Stories that feature ‘Rennie Davis’


This story takes place in 1968. It was told on October 23rd, 2010 by Frank.  Be the first to comment

After 1968 it was becoming harder and harder to combine politics with my business life. It was getting more dangerous too, as the crazies took over the movement. Dick Gassen, who worked for me through January 1968, recalls that Rennie asked him for the plans to the Amphitheatre. Dick told me about it and I went crazy and said absolutely not. I was not interested in getting my business blown out by lunatics.

The civil rights movement had won great victories, which came about because of the rioting in the cities, but they were often more form than substance. Black and white, like rich and poor in the old saying, were both free to sleep under bridges. African-Americans had achieved the right to the same degradation that poor whites had always had.

In the end, for all their demonstrations and moratoriums, the antiwar radicals failed to make a connection with the mass of Americans. My own feeling was it was because they had failed to develop a comprehensive view of society and project a class analysis. In spite of some radical posturing, these movements never achieved any real commonality of purpose.

They were petulant young rebels who were angry that the Kennedys were not listening to them full-time. Part of their problem as radicals was they always had a relationship with the state department and the CIA, and they never broke ties with establishment figures. They seemed to think they should have some sort of entrée into a Kennedy administration. They met with them at a higher level than just adversaries negotiating. But at the same time they were being swept leftward by the antiwar movement.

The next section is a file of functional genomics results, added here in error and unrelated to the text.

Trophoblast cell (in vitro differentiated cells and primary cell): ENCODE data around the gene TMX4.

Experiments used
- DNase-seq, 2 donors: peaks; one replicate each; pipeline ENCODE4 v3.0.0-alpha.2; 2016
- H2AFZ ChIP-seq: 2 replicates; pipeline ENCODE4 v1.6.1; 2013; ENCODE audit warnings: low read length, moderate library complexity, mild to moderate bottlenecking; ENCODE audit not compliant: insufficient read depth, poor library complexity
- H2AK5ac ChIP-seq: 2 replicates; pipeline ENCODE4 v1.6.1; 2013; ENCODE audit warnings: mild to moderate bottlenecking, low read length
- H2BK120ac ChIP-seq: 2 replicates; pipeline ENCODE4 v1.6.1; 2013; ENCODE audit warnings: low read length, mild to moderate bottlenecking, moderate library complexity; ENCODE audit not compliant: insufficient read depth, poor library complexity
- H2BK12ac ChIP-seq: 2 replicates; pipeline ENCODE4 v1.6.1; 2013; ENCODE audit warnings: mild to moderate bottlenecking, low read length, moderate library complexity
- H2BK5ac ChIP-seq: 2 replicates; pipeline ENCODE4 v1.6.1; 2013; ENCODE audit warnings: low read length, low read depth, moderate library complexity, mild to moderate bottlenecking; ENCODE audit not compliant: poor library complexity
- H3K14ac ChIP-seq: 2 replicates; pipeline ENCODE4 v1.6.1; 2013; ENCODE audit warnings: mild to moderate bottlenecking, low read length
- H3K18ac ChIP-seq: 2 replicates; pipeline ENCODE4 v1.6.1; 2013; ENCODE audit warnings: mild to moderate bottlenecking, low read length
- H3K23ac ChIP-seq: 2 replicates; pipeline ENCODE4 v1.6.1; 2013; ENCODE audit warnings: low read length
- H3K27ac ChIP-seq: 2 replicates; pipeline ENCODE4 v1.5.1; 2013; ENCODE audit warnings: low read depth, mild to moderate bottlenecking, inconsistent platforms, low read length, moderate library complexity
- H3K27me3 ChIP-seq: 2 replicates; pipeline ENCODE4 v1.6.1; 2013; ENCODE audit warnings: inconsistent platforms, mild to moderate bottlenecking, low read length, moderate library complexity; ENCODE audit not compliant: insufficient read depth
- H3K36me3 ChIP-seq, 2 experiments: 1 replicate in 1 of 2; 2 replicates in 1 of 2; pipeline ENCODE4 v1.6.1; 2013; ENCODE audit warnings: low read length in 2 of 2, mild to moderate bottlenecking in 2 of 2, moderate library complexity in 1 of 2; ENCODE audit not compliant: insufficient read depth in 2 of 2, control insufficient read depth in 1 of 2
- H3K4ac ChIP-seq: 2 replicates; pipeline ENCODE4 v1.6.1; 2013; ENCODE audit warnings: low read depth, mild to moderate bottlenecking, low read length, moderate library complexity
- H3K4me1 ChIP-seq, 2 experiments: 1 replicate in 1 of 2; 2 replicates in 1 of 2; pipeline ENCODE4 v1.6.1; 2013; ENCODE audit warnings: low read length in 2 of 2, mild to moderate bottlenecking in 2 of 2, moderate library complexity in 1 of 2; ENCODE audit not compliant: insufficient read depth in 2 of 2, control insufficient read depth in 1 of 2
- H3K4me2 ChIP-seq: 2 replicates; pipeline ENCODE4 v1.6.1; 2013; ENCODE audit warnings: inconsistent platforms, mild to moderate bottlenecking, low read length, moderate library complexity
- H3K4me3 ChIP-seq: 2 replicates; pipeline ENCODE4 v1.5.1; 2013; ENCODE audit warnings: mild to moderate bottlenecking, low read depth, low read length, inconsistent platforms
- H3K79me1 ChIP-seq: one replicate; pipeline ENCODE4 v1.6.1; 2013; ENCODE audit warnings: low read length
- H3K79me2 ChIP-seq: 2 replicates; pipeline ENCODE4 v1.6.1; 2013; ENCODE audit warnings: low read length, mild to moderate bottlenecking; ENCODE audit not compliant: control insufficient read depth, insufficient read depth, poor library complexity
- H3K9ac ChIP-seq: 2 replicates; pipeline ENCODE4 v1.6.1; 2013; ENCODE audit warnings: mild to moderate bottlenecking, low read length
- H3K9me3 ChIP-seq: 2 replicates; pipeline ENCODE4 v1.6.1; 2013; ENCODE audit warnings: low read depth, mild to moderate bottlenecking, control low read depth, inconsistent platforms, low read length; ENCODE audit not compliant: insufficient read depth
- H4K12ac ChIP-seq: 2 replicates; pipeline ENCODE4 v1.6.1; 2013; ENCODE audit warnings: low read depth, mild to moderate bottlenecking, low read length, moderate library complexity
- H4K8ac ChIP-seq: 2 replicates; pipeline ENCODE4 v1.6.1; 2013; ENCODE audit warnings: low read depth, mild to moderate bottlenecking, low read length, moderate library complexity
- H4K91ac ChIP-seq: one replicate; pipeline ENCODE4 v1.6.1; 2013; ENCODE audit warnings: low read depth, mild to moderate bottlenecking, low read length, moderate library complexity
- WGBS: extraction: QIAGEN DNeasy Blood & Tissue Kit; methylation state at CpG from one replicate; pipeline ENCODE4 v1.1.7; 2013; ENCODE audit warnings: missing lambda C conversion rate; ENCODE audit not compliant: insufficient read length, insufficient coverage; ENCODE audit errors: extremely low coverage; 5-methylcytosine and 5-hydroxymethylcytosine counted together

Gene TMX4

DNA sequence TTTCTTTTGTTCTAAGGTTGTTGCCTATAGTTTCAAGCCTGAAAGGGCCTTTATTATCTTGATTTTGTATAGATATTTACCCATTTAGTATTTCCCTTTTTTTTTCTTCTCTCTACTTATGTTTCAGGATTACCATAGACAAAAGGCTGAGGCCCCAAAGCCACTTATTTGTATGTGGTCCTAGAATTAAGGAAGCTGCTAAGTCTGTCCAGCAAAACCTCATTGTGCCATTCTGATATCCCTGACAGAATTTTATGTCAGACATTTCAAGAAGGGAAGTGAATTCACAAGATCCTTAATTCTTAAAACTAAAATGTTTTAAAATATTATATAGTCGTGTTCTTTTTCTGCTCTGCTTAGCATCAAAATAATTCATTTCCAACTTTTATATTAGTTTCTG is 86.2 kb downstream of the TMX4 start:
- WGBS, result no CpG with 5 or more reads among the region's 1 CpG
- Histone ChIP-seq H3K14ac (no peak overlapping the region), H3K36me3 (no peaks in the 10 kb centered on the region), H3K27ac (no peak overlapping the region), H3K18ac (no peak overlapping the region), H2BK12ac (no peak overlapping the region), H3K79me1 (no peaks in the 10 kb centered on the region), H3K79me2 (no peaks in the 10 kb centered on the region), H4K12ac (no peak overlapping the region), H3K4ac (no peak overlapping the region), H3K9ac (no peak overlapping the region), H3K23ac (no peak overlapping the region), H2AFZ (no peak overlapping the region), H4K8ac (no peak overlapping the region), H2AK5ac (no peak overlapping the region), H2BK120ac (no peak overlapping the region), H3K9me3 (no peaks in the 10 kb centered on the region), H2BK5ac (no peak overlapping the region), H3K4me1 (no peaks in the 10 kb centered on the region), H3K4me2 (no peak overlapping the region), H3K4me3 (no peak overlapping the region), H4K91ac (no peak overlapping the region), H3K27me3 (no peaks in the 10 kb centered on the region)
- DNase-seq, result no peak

Isserman has popularized the theory that it was a series of misunderstandings between SDS and Harrington and Howe, personal mistakes each group made, that determined that they didn’t quite understand each other, and history would have been different if there had been a fusion of the section of the old left that was intellectually led by Howe and Harrington – the “Other America” crowd – and the SDS. But at that time SDS was being swept leftward, and Harrington and Howe were being swept rightward.

The younger people had a kinship with the UAW and the social democrats, but that was disrupted by life, by major social events, and they were swept leftward, which speaks well for them, whether that was their intention or not. Today they are trying to pass themselves off as moderate social democrats, and claiming they were not trying to change the system so much as to modify some of its more grievous deficiencies, and the greatest deficiency they could identify was that nobody was listening to them, or not enough. That is the new wisdom that has come out of the whole group.